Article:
Some stackexchange science proposals are getting closed soon. Often on those sites a discusson/conflict between experts/students/laymen arises, what type of questions are off-topic or drive away experts. But GOOD popular-science and textbook questions might attract a lot students in such broad fields, which after 2-4 years become researchers themselves and could then contribute more high-level Q&A's than users being already experts but asking very few questions. This is a known pattern on SE, you need user learning a branch and contributing at least >5 questions a day to keep a site and participation alive. It's not like Quora, where you can follow a topic and wait for interesting questions, also Quora isn't creating top-content like mathematica.se, physics.se, cstheory.se with a healty community. Those different systems have dis-/advantages

Recently this discussion arose on biology.se too. Looking at the voting scores of those meta Q&A's some SE regulars seem to understand that generating questions is crucial for a successful site and stay patient, while other and often SE newcomer seem to favor popular-science free sites. theophys.se was closed due to lack of questions/traffic (everything else was fine).

Chemistry is a very similar field of very experimental, broad nature, also much less popular science questions, less blogs on chemistry like in physics/biology. I simply want to make you aware of this problem. Don't set quality/"experts-only" over number of incoming questions. Asking some to laymen/undergraduate students interesting questions just to attract more users/students to this site, which in 2-4 years will be a important factor to maintain a site, might be crucial. Study courses are more and more diversified into mathematical physics, bioinformatics, biochemistry..... There ARE actually many graduate students who are in specific fields of the big branches biology, chemistry, physics near to a popular-science than expert-level despite being natural-scientists, but nonetheless interested in those fields.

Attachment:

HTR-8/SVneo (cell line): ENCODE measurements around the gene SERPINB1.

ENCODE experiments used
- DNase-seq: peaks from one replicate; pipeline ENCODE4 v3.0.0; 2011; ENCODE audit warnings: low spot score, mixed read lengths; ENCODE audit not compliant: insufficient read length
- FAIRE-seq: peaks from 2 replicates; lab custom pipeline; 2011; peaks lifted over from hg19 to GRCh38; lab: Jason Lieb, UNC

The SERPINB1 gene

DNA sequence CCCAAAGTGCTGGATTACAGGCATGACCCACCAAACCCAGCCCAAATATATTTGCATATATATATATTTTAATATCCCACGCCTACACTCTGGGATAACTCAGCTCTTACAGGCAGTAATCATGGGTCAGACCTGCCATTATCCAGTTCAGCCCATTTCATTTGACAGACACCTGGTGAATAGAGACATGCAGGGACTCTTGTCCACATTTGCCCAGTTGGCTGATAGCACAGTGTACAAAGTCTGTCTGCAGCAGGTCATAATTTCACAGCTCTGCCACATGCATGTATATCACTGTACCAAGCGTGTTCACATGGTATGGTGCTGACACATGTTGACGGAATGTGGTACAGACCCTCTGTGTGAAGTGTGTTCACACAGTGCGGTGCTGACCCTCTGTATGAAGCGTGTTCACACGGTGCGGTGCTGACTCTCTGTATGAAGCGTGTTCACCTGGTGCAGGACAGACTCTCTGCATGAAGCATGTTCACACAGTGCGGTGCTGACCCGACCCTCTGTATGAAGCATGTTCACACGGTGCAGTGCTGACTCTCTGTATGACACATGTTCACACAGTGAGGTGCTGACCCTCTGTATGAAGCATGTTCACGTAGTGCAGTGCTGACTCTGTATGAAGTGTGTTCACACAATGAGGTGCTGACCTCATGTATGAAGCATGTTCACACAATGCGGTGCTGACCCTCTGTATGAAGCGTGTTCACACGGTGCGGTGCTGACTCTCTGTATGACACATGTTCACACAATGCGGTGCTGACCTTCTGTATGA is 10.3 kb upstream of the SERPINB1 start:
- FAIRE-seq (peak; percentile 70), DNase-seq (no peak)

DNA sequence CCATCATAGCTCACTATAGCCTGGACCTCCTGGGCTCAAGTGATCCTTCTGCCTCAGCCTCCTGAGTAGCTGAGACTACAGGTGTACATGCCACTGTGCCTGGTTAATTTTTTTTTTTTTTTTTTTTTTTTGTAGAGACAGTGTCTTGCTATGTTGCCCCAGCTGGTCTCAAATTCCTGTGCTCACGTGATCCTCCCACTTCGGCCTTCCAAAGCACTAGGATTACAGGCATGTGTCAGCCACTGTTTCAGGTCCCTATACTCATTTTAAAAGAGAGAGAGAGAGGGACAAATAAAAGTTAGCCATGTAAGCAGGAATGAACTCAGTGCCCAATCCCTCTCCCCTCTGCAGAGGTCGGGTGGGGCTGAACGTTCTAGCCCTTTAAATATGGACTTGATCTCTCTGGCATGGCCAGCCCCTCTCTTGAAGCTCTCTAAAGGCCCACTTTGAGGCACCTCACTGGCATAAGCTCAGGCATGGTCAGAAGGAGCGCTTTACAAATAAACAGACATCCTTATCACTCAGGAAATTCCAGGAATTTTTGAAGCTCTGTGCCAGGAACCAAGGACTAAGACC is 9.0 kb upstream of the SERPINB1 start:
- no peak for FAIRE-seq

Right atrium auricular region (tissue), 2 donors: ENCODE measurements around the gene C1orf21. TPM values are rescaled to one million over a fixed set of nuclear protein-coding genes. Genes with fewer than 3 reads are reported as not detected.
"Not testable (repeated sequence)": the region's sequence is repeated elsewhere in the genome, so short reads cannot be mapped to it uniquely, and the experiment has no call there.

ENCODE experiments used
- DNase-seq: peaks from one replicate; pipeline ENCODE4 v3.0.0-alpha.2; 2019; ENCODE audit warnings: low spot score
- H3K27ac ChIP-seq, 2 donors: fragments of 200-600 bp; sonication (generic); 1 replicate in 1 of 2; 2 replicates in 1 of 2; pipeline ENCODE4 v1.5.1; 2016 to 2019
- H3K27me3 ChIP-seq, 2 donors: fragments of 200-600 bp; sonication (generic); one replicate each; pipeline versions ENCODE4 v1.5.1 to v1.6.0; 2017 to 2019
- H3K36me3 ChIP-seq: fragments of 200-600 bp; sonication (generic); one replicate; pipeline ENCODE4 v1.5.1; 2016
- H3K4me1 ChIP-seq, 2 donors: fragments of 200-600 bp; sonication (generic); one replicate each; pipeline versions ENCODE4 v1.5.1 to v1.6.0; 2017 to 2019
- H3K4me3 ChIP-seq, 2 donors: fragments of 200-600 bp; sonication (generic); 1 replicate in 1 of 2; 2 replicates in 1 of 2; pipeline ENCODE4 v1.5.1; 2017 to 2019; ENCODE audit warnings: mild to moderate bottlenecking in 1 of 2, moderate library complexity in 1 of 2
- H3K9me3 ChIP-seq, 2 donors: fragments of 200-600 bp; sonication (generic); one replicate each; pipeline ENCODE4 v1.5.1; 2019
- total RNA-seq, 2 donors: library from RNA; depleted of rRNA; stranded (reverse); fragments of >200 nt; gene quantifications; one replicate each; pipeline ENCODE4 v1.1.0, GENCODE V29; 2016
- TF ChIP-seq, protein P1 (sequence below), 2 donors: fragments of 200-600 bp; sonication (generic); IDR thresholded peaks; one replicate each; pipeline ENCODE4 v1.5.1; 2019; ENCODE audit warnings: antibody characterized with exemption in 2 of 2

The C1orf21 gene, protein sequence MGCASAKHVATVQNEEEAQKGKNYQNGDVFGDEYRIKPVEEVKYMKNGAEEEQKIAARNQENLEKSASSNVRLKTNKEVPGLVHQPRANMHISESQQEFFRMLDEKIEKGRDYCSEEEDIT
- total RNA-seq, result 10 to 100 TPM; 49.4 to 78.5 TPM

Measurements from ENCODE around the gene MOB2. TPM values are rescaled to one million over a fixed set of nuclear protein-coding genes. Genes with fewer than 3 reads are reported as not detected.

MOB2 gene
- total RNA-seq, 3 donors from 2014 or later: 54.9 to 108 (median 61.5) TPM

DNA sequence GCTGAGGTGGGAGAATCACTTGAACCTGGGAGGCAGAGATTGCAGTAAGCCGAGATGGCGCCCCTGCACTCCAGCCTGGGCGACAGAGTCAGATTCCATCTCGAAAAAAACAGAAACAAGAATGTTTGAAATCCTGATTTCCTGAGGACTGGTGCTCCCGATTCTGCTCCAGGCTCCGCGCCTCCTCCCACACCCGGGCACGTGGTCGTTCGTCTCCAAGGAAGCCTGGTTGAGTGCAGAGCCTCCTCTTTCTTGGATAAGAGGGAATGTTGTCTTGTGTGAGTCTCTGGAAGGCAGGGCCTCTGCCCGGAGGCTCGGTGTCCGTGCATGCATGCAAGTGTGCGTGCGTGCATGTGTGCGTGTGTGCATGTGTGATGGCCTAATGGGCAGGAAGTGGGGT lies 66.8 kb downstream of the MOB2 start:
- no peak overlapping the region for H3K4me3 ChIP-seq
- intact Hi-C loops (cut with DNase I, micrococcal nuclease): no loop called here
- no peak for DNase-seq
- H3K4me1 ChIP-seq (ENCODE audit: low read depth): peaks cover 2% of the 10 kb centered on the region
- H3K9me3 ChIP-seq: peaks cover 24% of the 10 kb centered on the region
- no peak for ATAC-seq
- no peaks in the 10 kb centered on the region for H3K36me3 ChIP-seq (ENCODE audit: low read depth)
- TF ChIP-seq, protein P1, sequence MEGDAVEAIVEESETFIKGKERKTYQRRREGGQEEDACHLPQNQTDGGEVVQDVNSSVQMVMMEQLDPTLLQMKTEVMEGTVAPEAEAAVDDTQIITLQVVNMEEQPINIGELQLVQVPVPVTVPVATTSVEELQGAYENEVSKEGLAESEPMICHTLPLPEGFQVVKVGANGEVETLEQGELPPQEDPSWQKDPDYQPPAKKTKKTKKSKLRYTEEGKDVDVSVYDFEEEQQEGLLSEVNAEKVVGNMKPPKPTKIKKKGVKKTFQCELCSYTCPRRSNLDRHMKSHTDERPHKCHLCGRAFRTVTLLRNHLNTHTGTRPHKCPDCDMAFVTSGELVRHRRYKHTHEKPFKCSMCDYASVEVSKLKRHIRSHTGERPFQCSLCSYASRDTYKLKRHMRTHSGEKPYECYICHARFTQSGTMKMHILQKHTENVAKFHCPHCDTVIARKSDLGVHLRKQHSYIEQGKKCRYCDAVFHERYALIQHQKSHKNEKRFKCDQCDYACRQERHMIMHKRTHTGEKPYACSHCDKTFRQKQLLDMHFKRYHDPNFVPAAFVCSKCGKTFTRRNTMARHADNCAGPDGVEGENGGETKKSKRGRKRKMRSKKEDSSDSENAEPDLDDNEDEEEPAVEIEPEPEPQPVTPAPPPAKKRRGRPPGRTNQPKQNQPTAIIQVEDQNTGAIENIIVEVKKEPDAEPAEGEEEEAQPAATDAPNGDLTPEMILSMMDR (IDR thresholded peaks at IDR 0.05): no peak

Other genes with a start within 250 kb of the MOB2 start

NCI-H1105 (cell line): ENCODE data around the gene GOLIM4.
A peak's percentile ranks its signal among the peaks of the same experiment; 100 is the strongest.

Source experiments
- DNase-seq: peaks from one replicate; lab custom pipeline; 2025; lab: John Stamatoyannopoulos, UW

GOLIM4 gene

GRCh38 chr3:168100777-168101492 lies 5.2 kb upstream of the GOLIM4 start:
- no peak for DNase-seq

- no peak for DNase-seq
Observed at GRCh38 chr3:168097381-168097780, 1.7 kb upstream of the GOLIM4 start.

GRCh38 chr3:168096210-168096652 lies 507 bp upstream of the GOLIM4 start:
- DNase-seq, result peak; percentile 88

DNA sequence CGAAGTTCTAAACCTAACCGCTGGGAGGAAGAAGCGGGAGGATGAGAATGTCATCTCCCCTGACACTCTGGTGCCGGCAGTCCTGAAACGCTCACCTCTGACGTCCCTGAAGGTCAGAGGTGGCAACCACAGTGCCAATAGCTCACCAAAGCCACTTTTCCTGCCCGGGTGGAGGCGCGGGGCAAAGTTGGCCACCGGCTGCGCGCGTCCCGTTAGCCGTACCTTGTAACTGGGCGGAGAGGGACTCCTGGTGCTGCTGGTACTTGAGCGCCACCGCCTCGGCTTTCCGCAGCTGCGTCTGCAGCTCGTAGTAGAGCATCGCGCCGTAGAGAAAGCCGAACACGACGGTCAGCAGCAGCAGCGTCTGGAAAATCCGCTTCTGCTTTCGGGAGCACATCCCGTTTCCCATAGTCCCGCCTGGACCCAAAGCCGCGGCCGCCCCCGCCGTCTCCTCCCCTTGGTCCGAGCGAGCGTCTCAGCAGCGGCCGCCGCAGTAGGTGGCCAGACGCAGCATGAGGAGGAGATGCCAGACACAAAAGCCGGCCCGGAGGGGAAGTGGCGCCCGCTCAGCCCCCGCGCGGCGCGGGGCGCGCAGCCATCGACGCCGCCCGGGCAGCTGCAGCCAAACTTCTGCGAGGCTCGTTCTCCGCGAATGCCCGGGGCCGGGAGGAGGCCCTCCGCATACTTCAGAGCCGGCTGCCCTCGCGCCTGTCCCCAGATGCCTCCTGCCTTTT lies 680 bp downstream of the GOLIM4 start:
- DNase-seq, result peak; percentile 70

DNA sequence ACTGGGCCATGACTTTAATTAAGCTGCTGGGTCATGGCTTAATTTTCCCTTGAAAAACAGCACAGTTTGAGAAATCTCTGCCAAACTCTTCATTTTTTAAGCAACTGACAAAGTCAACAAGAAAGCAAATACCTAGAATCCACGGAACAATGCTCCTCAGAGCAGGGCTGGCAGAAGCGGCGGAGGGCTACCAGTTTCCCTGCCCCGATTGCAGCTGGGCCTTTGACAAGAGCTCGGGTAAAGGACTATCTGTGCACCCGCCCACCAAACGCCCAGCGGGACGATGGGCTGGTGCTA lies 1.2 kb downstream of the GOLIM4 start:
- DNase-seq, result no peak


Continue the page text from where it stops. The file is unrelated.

The current area51 requirements don't guarantee that a site and all your effort you put into the site will be successful in the end.

And remember, while a site like physics.se has a lot laymen/popular science questions, by using SE's strong search and tagging options you can filter out a lot of stuff interesting to graduate students and experts. Building sustaining healty high-quality online communities happens within time-scales of years, not months.

Thoughts welcome!

PS: I have crossposted this question to chemistry, biology. I think there should be more crossposting of such meta-threads, as many user don't read meta.stackoverflow, area51discussion and new user/proposal start to make mistakes in scope, judgement and moderation that are already known problems on SE and where some experienced SE regulars might know a good solution/compromise.

PPS: Links of interest on this topic/problem
Why did Theoretical Physics fail?
Should we be concerned about the lack of quality answers?
Should we worry about the amount of non-expert content on the site?

  • 1
    $\begingroup$ +1. I mostly agree, it is an arrogant attitude to keep out lay questions. $\endgroup$ Apr 28, 2012 at 7:34
  • $\begingroup$ Which science SEs that are getting closed are you referring to? $\endgroup$ May 3, 2012 at 12:59
  • $\begingroup$ @KonradRudolph you find those expert-popular questions debates on many se sites, here Im referring to theoreticalphysics, economics, cognitivesciences (not closed, but stats look very unhealthy), all having huge problems to generate questions as focusing a very high quality level. See also my answer in the 1st PPS link $\endgroup$ May 3, 2012 at 20:34
  • $\begingroup$ @Werner Thanks. I think the problem is getting enough experts of the respective domains interested immediately, if they weren’t intimately involved in creating the community in the first place. Just a hypothesis … on the other hand, even BioStars has rather moderate activity even though there is a very active core of people behind it, and bioinformaticians should be naturally affine to forum softwares … $\endgroup$ May 3, 2012 at 23:28
  • $\begingroup$ for popular science questions there is wikipedia and google $\endgroup$
    Apr 15, 2013 at 12:01


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